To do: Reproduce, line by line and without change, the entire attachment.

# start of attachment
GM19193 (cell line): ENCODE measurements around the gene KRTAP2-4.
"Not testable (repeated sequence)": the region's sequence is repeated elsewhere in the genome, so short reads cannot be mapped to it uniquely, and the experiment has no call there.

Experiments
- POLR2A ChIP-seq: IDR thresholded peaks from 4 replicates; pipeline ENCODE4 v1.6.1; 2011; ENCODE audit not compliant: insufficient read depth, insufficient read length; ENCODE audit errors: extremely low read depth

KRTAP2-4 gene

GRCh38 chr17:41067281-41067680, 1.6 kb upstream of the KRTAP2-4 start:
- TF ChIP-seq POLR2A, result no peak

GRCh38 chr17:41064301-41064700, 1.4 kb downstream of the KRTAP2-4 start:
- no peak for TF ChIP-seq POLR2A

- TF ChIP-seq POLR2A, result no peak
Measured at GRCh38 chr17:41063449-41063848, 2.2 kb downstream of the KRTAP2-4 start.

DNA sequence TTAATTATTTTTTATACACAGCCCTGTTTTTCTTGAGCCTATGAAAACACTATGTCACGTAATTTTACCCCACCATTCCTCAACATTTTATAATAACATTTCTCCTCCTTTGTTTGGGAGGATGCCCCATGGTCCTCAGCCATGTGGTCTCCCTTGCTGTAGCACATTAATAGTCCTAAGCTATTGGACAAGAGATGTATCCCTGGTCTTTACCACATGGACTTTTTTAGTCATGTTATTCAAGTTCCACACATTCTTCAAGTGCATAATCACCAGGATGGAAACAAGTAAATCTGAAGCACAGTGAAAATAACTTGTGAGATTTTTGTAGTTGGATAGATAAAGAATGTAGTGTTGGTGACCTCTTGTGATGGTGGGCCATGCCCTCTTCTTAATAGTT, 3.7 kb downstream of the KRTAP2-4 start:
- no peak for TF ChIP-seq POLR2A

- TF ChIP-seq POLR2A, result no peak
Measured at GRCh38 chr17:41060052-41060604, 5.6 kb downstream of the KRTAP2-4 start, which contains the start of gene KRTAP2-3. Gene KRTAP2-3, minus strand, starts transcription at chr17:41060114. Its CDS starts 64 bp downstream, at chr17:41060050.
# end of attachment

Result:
GM19193 (cell line): ENCODE measurements around the gene KRTAP2-4.
"Not testable (repeated sequence)": the region's sequence is repeated elsewhere in the genome, so short reads cannot be mapped to it uniquely, and the experiment has no call there.

Experiments
- POLR2A ChIP-seq: IDR thresholded peaks from 4 replicates; pipeline ENCODE4 v1.6.1; 2011; ENCODE audit not compliant: insufficient read depth, insufficient read length; ENCODE audit errors: extremely low read depth

KRTAP2-4 gene

GRCh38 chr17:41067281-41067680, 1.6 kb upstream of the KRTAP2-4 start:
- TF ChIP-seq POLR2A, result no peak

GRCh38 chr17:41064301-41064700, 1.4 kb downstream of the KRTAP2-4 start:
- no peak for TF ChIP-seq POLR2A

- TF ChIP-seq POLR2A, result no peak
Measured at GRCh38 chr17:41063449-41063848, 2.2 kb downstream of the KRTAP2-4 start.

DNA sequence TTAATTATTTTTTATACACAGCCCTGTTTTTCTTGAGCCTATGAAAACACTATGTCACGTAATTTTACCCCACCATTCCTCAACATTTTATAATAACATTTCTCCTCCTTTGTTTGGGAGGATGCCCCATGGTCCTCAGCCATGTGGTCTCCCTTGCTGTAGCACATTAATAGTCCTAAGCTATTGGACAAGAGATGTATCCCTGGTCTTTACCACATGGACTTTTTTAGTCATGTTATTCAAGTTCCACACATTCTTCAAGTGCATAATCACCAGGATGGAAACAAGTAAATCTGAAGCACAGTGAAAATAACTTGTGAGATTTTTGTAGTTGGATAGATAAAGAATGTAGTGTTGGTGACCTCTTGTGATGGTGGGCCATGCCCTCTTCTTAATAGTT, 3.7 kb downstream of the KRTAP2-4 start:
- no peak for TF ChIP-seq POLR2A

- TF ChIP-seq POLR2A, result no peak
Measured at GRCh38 chr17:41060052-41060604, 5.6 kb downstream of the KRTAP2-4 start, which contains the start of gene KRTAP2-3. Gene KRTAP2-3, minus strand, starts transcription at chr17:41060114. Its CDS starts 64 bp downstream, at chr17:41060050.